JOURNAL ARTICLE
RESEARCH SUPPORT, NON-U.S. GOV'T
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The complexity of feeding problems in 700 infants and young children presenting to a tertiary care institution.

BACKGROUND: Feeding problems are common in infants and young children. A multidisciplinary team approach contributes to better patient care. However, few quantitative data on multidisciplinary feeding assessment of children have been published. OBJECTIVES The first aim of this study was to characterize the etiology of feeding difficulties in 700 children referred for assessment of severe feeding difficulty. The authors differentiated medical, oral, and behavioral categories. The second aim was to assess the prevalence of prematurity and dysmaturity in the patients and their relationship to the type of feeding problem.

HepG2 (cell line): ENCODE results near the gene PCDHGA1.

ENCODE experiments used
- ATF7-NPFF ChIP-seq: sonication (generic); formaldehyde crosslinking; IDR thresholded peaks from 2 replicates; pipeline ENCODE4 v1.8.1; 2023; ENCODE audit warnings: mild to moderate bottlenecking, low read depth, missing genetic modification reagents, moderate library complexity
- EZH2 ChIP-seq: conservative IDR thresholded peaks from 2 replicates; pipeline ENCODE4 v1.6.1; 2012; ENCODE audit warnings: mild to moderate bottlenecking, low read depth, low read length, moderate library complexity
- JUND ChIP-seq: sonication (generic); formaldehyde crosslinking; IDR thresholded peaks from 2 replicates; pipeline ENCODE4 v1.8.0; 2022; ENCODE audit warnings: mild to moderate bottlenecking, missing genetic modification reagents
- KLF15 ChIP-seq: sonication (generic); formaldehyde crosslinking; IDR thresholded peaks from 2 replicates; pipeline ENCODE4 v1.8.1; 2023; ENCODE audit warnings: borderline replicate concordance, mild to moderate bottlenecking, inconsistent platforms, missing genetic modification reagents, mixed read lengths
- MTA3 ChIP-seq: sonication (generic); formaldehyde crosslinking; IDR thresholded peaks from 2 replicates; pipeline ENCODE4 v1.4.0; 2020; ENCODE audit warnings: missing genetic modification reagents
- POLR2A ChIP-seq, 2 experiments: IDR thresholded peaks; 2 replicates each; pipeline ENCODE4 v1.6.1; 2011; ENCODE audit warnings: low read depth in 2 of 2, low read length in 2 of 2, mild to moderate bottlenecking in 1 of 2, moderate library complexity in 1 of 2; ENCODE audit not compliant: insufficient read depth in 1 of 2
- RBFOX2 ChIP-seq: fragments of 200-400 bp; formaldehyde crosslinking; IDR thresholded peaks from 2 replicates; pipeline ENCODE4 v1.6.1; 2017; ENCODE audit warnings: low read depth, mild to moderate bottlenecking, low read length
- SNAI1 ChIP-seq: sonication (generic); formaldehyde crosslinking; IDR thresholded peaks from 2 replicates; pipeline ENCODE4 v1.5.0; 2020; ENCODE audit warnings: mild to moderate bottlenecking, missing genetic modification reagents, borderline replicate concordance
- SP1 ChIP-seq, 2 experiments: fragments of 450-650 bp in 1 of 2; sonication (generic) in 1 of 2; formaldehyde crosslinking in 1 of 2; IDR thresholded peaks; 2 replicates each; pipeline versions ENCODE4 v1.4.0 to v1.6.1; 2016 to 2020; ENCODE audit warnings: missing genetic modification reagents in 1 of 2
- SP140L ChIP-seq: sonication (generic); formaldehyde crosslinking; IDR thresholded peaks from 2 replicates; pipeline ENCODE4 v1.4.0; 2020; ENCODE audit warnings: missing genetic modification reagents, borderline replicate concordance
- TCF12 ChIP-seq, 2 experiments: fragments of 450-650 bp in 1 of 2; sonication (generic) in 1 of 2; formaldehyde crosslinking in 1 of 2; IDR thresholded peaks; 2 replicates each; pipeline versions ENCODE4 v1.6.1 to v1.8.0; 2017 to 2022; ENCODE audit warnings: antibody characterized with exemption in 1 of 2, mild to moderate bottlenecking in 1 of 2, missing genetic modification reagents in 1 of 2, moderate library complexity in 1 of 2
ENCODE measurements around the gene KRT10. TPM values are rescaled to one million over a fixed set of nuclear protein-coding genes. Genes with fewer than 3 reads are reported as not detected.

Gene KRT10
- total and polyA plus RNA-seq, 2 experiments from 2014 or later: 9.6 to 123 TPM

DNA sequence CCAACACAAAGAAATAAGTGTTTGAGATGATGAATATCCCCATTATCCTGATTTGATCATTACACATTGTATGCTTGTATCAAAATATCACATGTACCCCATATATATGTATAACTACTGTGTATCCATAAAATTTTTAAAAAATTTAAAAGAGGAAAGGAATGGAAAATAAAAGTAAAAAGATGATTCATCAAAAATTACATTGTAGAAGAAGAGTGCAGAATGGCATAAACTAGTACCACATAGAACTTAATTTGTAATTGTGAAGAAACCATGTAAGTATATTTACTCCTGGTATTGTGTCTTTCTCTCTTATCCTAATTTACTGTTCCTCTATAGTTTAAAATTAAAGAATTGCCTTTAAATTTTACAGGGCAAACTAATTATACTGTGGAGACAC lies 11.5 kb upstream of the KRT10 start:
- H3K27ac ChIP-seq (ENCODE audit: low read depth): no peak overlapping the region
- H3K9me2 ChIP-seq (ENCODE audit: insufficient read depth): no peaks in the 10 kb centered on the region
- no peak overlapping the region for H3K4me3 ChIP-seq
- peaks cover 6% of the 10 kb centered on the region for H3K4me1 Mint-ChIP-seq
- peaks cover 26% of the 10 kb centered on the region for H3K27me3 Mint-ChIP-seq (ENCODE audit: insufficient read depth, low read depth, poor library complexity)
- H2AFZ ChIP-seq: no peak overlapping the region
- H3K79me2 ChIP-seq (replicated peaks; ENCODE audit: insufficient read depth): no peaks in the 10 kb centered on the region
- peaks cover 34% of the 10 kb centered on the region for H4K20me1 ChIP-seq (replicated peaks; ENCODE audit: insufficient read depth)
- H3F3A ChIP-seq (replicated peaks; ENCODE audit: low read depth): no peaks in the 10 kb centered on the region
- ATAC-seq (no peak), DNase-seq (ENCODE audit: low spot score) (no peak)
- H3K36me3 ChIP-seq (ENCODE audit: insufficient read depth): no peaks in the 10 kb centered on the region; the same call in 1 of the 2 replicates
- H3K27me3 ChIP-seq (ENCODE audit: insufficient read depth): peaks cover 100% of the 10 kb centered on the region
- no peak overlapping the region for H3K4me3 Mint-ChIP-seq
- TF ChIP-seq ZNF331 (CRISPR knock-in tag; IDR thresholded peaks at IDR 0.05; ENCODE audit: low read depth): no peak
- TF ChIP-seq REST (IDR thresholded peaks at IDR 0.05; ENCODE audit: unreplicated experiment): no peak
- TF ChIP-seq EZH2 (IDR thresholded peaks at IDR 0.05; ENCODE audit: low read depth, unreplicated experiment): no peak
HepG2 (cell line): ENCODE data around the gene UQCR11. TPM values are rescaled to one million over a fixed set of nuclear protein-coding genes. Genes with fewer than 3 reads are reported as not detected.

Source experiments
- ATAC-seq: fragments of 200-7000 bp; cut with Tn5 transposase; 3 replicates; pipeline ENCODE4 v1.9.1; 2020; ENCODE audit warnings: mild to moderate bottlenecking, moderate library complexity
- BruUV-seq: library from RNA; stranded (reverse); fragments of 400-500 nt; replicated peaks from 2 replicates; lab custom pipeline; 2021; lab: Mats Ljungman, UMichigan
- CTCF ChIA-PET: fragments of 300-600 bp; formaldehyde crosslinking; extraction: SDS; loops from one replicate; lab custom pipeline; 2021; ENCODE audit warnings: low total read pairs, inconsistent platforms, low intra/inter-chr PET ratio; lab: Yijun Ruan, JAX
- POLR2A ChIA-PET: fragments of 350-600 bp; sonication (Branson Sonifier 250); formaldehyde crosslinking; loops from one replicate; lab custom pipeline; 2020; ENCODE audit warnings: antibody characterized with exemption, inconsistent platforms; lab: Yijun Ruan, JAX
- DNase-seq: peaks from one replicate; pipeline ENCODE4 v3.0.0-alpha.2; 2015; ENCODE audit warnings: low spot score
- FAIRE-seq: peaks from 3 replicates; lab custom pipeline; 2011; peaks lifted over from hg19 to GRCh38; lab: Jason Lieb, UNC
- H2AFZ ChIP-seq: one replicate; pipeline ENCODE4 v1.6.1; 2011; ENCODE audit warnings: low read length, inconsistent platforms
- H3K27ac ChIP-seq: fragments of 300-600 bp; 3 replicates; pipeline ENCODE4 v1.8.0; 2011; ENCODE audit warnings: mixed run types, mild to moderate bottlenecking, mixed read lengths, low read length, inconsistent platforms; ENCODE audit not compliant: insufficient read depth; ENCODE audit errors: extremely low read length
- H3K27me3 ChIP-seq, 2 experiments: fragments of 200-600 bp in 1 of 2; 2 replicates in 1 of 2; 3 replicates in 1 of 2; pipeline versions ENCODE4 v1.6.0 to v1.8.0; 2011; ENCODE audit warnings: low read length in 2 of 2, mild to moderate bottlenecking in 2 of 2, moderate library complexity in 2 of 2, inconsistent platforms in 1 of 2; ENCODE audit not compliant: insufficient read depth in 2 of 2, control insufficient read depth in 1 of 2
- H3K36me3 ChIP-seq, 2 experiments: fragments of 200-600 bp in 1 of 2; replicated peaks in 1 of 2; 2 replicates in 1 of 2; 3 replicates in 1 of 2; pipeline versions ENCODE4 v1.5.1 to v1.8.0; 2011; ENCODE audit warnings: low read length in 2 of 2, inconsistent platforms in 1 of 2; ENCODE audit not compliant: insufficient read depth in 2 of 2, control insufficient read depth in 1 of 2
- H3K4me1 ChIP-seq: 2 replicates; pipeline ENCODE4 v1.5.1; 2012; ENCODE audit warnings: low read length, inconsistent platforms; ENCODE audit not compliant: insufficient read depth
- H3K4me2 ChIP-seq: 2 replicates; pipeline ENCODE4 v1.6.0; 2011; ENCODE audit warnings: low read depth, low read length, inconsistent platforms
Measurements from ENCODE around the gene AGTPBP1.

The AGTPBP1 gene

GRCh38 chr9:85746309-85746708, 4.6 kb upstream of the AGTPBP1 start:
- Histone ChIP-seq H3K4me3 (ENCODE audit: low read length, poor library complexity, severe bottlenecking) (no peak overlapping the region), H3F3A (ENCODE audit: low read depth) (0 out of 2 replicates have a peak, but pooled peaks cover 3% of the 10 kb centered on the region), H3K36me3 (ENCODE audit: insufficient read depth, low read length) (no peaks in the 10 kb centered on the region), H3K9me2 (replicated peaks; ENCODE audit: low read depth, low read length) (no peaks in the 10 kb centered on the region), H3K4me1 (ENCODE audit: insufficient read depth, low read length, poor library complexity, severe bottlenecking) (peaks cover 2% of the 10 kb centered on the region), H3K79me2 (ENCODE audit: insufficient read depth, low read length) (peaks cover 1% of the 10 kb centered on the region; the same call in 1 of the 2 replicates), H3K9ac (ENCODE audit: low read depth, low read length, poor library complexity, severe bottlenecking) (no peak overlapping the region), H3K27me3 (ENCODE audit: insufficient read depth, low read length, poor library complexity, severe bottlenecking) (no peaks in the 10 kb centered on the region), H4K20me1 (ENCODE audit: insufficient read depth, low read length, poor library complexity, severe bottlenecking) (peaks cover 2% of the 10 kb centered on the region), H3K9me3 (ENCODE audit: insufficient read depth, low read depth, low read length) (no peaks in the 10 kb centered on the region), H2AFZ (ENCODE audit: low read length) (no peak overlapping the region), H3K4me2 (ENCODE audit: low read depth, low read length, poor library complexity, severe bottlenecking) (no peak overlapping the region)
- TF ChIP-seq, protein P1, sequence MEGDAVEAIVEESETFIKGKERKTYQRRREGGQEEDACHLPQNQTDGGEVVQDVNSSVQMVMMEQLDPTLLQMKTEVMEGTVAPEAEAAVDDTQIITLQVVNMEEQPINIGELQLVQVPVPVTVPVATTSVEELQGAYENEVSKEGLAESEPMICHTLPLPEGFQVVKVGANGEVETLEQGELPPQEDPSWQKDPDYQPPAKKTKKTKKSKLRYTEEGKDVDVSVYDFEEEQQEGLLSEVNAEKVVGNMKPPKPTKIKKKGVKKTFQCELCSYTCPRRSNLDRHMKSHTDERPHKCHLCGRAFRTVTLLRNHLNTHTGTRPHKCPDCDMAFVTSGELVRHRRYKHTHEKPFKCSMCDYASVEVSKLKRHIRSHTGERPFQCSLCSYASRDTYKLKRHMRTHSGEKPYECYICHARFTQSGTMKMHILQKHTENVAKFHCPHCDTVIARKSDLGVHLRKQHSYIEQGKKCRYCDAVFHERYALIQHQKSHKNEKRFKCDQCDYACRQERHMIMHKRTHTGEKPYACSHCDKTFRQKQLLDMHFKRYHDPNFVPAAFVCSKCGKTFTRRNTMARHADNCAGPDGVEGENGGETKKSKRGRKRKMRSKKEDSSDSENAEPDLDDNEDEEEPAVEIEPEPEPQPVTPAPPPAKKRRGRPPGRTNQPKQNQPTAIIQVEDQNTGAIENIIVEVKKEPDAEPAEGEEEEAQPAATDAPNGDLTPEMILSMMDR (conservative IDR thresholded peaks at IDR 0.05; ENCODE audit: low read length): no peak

METHODS: Clinical data from 700 children aged less than 10 years who were examined for severe feeding problems were analyzed.

RESULTS: Close to 50% of the children had a combined medical and oral condition underlying their feeding difficulties. More than half of the children were examined for gastrointestinal conditions, particularly gastroesophageal reflux disease. Behavioral problems were more frequently seen in children aged more than 2 years. The results indicate that oral sensory-based feeding problems are related to past medical intervention. Children with feeding disorders had a significantly lower birthweight for gestational age. Preterm babies were overrepresented in this population.

CONCLUSIONS: A multidisciplinary team approach is essential for assessment and management because combined medical and oral problems are the most frequent cause of pediatric feeding problems. A significant relationship was found between the type of feeding problem and age. Infants born preterm and/or with a birthweight below the tenth percentile for gestational age are at greater risk for developing feeding disorders.

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